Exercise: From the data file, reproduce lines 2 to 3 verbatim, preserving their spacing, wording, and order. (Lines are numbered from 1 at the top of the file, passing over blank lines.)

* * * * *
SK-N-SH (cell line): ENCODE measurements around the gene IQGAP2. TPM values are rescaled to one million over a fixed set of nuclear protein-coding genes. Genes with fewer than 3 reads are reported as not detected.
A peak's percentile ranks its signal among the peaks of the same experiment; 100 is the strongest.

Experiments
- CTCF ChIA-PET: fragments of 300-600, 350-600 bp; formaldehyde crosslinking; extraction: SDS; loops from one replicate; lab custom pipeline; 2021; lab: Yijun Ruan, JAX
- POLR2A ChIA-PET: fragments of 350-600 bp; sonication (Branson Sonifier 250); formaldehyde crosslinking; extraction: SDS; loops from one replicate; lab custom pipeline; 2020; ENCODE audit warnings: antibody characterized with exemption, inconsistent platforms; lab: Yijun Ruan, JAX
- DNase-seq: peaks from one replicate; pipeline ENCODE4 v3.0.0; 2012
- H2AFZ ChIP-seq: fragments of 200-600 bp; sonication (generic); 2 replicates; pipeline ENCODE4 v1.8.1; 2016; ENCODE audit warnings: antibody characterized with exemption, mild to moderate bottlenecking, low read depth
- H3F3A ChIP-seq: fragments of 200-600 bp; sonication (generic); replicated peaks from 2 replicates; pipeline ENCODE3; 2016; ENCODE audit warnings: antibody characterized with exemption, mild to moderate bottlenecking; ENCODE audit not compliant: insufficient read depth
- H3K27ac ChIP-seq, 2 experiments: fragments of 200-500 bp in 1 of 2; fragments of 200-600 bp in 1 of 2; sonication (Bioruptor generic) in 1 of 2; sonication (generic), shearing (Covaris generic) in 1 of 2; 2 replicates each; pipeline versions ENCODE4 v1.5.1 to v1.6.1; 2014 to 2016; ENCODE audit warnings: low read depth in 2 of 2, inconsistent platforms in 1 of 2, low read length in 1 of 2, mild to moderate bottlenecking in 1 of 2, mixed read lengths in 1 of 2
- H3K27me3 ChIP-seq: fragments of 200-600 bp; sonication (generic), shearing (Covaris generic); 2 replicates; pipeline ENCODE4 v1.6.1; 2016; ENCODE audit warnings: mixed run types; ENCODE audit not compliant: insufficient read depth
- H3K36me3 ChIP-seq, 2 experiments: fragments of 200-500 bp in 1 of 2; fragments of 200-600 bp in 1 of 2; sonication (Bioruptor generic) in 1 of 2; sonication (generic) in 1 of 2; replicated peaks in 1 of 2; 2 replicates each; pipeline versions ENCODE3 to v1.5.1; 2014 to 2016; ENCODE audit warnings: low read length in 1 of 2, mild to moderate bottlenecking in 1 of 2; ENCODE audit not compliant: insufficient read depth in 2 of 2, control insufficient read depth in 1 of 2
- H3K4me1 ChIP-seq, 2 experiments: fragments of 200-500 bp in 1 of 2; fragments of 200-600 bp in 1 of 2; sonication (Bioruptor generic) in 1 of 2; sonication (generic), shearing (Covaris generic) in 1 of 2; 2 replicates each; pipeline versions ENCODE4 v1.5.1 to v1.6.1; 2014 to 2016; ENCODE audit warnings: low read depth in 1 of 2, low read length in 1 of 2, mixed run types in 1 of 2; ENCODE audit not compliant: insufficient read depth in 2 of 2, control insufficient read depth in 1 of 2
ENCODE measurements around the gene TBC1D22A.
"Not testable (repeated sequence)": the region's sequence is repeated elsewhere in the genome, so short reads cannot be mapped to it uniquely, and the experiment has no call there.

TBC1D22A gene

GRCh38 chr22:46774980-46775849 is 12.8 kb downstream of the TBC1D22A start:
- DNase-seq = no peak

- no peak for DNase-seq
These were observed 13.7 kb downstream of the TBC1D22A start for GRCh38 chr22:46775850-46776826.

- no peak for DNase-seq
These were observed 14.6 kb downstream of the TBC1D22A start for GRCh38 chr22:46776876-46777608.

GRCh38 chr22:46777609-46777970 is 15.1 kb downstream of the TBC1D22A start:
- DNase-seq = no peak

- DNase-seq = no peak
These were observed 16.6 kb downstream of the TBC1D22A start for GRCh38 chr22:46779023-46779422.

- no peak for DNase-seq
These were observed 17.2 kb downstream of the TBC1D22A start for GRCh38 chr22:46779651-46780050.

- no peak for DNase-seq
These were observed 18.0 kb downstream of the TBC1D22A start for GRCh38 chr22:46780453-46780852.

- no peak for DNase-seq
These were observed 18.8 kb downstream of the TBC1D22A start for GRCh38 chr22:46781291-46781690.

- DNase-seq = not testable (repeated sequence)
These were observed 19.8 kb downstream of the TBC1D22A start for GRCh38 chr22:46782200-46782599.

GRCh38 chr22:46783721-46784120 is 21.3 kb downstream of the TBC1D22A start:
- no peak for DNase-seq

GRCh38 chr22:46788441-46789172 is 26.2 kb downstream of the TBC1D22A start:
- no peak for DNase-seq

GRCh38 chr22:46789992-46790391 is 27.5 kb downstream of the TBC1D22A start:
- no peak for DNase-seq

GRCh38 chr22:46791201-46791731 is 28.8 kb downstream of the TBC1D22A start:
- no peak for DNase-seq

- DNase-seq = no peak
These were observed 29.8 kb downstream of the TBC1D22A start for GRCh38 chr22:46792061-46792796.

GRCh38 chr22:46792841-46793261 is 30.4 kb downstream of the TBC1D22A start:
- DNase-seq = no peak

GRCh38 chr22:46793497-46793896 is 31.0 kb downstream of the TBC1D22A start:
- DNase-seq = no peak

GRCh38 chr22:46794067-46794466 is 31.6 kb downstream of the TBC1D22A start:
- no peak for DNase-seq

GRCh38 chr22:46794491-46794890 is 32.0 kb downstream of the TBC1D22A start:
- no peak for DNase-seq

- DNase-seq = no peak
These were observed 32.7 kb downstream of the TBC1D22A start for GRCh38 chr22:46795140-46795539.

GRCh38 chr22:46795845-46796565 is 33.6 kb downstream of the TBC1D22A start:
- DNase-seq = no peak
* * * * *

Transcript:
A peak's percentile ranks its signal among the peaks of the same experiment; 100 is the strongest.

Experiments